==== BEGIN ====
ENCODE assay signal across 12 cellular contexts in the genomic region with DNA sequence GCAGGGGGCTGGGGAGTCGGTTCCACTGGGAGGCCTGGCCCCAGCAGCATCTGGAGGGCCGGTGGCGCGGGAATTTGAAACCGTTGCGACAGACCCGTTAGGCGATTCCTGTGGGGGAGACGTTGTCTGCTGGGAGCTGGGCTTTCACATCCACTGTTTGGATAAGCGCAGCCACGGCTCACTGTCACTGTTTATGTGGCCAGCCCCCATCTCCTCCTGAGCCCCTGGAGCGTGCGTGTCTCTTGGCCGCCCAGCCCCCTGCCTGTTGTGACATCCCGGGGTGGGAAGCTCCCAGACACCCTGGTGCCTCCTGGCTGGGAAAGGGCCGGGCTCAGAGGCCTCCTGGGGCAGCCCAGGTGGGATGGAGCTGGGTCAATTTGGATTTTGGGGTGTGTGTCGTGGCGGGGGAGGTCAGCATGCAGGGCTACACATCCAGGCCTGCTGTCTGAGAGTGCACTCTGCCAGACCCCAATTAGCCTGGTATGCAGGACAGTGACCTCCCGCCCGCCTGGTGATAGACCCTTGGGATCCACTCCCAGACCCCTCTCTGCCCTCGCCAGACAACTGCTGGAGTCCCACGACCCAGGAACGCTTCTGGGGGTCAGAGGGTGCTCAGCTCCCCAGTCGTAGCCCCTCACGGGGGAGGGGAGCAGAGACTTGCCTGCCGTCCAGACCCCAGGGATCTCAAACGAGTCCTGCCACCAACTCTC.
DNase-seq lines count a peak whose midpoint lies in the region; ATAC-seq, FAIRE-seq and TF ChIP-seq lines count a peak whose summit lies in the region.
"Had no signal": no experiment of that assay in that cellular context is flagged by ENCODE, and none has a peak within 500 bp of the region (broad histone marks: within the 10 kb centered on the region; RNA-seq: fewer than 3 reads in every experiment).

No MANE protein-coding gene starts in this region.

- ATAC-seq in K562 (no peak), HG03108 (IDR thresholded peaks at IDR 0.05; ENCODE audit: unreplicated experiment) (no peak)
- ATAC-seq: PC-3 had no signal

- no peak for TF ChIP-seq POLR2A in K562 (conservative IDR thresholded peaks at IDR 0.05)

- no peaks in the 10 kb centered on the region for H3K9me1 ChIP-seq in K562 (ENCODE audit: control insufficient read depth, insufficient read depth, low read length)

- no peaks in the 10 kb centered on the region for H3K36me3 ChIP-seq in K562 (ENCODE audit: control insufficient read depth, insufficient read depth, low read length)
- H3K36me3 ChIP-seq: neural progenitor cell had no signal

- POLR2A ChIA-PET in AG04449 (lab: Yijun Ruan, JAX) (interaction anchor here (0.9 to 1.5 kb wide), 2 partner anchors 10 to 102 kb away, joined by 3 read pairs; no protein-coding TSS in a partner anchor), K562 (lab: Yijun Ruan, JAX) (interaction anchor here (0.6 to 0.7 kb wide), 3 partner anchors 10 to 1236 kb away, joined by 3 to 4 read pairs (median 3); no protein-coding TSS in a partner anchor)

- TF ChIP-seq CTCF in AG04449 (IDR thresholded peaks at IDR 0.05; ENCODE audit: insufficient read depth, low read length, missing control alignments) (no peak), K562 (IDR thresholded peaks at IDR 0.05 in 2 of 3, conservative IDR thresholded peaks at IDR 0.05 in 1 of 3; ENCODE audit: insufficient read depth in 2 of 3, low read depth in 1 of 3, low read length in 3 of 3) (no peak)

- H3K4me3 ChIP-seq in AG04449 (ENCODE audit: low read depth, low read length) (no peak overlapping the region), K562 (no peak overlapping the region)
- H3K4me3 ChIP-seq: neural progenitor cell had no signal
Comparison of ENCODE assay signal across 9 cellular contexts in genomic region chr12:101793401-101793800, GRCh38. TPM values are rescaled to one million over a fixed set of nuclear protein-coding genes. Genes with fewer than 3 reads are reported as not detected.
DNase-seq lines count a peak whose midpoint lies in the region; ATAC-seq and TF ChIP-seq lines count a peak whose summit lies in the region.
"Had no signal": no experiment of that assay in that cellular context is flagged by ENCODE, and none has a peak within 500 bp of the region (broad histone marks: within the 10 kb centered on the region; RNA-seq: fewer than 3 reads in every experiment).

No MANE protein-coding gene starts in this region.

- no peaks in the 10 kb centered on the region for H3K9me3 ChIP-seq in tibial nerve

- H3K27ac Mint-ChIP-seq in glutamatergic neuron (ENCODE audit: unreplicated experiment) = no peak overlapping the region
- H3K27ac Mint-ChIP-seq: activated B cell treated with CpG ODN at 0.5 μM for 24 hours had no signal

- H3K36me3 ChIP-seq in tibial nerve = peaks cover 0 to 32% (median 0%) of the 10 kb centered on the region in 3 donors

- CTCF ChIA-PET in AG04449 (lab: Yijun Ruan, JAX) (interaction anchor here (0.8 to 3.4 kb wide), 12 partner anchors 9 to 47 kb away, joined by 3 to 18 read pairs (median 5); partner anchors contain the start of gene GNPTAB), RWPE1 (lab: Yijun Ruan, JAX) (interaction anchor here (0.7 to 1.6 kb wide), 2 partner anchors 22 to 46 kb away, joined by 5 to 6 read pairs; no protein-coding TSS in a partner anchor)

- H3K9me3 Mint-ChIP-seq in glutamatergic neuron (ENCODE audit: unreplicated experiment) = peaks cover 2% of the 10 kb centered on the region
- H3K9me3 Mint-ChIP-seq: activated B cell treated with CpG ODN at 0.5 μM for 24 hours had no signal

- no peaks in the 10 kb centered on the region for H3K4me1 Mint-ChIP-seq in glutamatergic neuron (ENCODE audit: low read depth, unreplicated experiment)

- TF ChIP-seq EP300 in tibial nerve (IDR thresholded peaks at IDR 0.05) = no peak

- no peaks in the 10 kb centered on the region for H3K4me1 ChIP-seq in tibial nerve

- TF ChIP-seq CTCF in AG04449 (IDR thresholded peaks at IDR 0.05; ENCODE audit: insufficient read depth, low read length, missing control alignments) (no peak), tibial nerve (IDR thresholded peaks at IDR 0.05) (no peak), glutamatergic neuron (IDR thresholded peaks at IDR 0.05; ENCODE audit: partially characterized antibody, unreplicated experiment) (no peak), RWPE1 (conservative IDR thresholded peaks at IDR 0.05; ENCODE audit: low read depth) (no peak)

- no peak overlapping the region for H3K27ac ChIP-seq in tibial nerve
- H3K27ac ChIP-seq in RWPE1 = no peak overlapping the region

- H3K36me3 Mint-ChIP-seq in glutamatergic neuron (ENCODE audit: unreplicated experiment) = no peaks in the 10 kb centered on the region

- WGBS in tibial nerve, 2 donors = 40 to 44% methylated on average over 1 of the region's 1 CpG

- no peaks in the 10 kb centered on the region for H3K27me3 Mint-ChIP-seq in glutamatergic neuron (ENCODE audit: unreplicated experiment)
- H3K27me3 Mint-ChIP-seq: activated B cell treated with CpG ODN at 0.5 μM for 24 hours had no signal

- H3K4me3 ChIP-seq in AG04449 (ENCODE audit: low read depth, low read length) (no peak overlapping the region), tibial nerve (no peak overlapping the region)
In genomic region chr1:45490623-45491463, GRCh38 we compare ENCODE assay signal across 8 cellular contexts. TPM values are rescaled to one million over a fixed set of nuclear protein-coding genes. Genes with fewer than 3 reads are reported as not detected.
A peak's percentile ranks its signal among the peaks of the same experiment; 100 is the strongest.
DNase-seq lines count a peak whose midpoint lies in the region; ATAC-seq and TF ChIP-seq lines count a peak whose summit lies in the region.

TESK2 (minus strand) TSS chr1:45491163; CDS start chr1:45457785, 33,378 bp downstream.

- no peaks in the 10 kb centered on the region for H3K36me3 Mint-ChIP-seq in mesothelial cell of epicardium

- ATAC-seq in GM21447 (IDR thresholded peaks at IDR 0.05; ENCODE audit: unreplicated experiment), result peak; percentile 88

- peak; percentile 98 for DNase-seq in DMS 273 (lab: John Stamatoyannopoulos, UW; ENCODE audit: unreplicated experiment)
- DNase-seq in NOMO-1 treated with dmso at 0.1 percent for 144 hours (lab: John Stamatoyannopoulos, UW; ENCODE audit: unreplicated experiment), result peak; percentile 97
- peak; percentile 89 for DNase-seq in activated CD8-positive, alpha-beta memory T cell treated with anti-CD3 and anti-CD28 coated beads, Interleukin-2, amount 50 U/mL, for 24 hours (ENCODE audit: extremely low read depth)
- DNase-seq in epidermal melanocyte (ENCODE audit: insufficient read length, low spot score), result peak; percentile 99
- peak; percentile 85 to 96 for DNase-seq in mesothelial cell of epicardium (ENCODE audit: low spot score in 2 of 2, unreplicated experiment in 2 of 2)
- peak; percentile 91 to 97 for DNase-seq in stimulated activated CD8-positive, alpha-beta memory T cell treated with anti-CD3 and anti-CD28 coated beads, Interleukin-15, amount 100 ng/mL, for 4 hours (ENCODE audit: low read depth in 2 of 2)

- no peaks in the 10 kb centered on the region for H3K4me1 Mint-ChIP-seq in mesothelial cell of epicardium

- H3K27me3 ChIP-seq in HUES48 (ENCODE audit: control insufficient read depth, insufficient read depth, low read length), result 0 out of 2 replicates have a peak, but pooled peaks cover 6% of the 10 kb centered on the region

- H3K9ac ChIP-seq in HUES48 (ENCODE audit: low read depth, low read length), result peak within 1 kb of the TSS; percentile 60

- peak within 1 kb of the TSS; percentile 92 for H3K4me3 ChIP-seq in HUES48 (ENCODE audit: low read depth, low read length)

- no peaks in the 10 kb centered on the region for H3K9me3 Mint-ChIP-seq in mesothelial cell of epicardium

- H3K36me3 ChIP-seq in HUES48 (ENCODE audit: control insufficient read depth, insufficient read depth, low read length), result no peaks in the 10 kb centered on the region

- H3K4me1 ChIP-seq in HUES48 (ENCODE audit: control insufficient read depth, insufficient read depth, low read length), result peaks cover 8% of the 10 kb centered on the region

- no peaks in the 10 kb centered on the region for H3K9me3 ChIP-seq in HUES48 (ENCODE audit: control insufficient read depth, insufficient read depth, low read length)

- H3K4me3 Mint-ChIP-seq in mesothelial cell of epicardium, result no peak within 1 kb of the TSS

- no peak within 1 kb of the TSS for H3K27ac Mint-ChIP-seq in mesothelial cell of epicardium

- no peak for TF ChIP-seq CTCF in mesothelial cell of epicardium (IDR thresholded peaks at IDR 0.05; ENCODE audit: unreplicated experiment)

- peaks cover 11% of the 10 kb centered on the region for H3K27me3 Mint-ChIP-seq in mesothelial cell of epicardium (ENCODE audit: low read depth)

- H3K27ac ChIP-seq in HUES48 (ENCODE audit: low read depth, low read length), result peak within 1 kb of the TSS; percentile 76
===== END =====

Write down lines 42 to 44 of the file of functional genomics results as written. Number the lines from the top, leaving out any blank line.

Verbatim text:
- ATAC-seq in GM21447 (IDR thresholded peaks at IDR 0.05; ENCODE audit: unreplicated experiment), result peak; percentile 88

- peak; percentile 98 for DNase-seq in DMS 273 (lab: John Stamatoyannopoulos, UW; ENCODE audit: unreplicated experiment)
- DNase-seq in NOMO-1 treated with dmso at 0.1 percent for 144 hours (lab: John Stamatoyannopoulos, UW; ENCODE audit: unreplicated experiment), result peak; percentile 97